Presentation on theme: "Case Presentations (Lower Gastrointestinal Bleeding) What Would You Do? What We Did!! Eric J. Dozois, MD Division of Colon and Rectal Surgery Mayo Clinic."— Presentation transcript:
Case Presentations (Lower Gastrointestinal Bleeding) What Would You Do? What We Did!! Eric J. Dozois, MD Division of Colon and Rectal Surgery Mayo Clinic Rochester, Minnesota
Goals of the Presentation Interesting cases of LGIB Stimulate discussion - audience Review key points of topic
Frequency of Signs and Symptoms in Patients with Aorto-Enteric Fistula Proportion Effected (%) GI bleeding (“herald”) 94 Hematemasis 78 Back or Abd pain 48 Melena 46 Shock 33 Pulsatile mass 17 Syncope 10
Meckel’s Diverticulum (MD) Incidence of MD in general population is 1% Bleeding MD is the most common cause of acute lower GI bleeding in pediatric patients The most common presentation in a child is obstruction, and it is adults bleeding *Park et al. Ann Surg 2005;241:529
Meckel’s Diverticulum 16% - are symptomatic Presentation varies – perforation, obstruction, bleeding 29% - ectopic or abnormal tissue Park et al. Ann Surg 2005;241:529
Chief Complaint 88 yr old male Asked to see in the medical ICU for lower gi bleeding
History of Present Illness Outside hospital, passed 800cc blood Hgb 8.0 Colonoscopy - clots & diverticula Transfused 4 units, Hgb remained 8.2 Transferred to Mayo, given 2 units Stable in intensive care unit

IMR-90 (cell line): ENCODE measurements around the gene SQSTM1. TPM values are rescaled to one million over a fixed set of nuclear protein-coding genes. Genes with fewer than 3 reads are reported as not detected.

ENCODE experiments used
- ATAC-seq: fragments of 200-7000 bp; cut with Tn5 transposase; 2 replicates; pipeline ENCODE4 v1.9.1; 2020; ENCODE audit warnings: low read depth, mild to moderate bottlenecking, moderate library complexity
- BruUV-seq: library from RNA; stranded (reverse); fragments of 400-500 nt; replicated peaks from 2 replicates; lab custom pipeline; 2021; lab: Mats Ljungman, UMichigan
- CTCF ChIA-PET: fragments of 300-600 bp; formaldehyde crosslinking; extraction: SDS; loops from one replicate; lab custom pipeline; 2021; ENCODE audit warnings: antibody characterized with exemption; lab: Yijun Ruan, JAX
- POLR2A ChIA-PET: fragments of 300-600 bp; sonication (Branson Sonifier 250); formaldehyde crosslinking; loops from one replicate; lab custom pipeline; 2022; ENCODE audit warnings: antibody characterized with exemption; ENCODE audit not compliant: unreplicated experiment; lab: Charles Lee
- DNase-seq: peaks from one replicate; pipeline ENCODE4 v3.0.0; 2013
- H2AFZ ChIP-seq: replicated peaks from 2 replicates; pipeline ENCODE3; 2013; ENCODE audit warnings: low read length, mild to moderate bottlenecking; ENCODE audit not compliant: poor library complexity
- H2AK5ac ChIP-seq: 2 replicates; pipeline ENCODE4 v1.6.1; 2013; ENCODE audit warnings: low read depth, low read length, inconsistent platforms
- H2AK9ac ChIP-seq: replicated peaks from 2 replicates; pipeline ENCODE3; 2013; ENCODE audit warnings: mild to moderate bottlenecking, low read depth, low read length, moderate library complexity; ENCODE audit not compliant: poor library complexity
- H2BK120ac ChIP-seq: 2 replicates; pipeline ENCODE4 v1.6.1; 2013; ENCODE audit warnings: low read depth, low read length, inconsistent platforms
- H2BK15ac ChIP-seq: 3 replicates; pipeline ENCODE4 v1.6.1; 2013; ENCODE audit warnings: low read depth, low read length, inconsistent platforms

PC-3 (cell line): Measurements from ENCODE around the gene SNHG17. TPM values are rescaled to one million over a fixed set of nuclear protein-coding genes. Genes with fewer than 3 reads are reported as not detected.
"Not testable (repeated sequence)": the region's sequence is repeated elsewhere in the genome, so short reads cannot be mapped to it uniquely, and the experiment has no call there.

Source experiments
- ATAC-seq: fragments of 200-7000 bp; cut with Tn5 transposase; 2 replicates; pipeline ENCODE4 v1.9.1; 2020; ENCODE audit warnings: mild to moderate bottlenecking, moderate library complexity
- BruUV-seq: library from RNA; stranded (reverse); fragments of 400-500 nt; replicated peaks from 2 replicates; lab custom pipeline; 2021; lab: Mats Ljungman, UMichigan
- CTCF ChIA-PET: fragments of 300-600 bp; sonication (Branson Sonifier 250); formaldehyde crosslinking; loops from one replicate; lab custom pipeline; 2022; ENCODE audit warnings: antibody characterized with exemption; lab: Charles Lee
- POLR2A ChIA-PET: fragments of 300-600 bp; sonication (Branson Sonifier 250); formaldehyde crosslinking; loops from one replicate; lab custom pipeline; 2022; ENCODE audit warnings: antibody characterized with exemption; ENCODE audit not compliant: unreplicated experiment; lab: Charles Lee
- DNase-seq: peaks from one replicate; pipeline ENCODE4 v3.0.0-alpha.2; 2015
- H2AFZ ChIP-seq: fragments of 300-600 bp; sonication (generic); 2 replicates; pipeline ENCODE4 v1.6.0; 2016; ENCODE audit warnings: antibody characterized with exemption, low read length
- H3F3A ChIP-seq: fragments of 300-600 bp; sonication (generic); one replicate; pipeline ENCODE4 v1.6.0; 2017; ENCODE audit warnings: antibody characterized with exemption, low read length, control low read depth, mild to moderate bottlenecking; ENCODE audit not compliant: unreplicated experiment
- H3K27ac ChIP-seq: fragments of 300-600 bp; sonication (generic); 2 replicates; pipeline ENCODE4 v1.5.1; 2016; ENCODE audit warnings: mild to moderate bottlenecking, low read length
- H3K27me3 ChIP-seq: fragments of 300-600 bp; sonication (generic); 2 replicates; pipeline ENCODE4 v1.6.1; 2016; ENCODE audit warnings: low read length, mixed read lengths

Past Medical History 10 episodes of LGIB in 20 years, ….4 in last 6 months 1990 - Gastric ulcer Coronary Artery Disease – MI x 2
Differential Diagnosis Diverticular bleed Angiodysplasia Carcinoma UGI Source – recurrence of gastric ulcer?
Work Up? EGDNGT related erosions only ColonoscopyBlood throughout colon TI intubated – dark blood No active bleeding site Scattered diverticula throughout colon, dense in sigmoid
Work Up? Enteroclysis – jejunal & ileal diverticula Tagged RBC scan - Negative Provocative Angiogram : – Access through common femoral artery – IMA, the SMA – Heparin - 5000U – tPA - 10 to 50mg in 5mg increments Now What? Negative
Hospital Course Stabilized in ICU, observed Transferred to floor, resumed diet Ready for discharge on HD 7
Surgical Management Abdominal exploration Intraoperative small bowel enteroscopy Total abdominal colectomy, ileostomy
GI Bleed of Unknown Source In 95% of cases LGI bleeding can be diagnosed by a combination of endoscopy, scintigraphy, and barium studies (enteroclysis, barium enema) 1 Blind surgical resection is associated with significant re-bleed rates & high mortality 2 1 Welch et al. Adv Surg 1973;7:95 2 Hoedema et al. Dis Colon Rectum 2005;48:2010
Mesenteric Angiography *Vernava et al. Dis Colon Rectum 1997;40:846-858.
Selective Mesenteric Angiogram Therapeutic Intervention Vasopressin – 90% success, re-bleeding up to 50% – Arrhythmia, pulmonary edema, MI Super Selective Embolization – 100% success, re-bleed 7% – 40% (expertise) – Bowel infarct rare Methylene blue or India ink - localize
Provocative Angiography* Indicated when all other studies fail Uses anticoagulant (heparin), vasodilator (tolazoline), & thrombolytic agent (tPA) Major side effects are possible Success in small series = 20% - 65% *Ryan et al. J Vasc Interv Radiol 2001;12:1273
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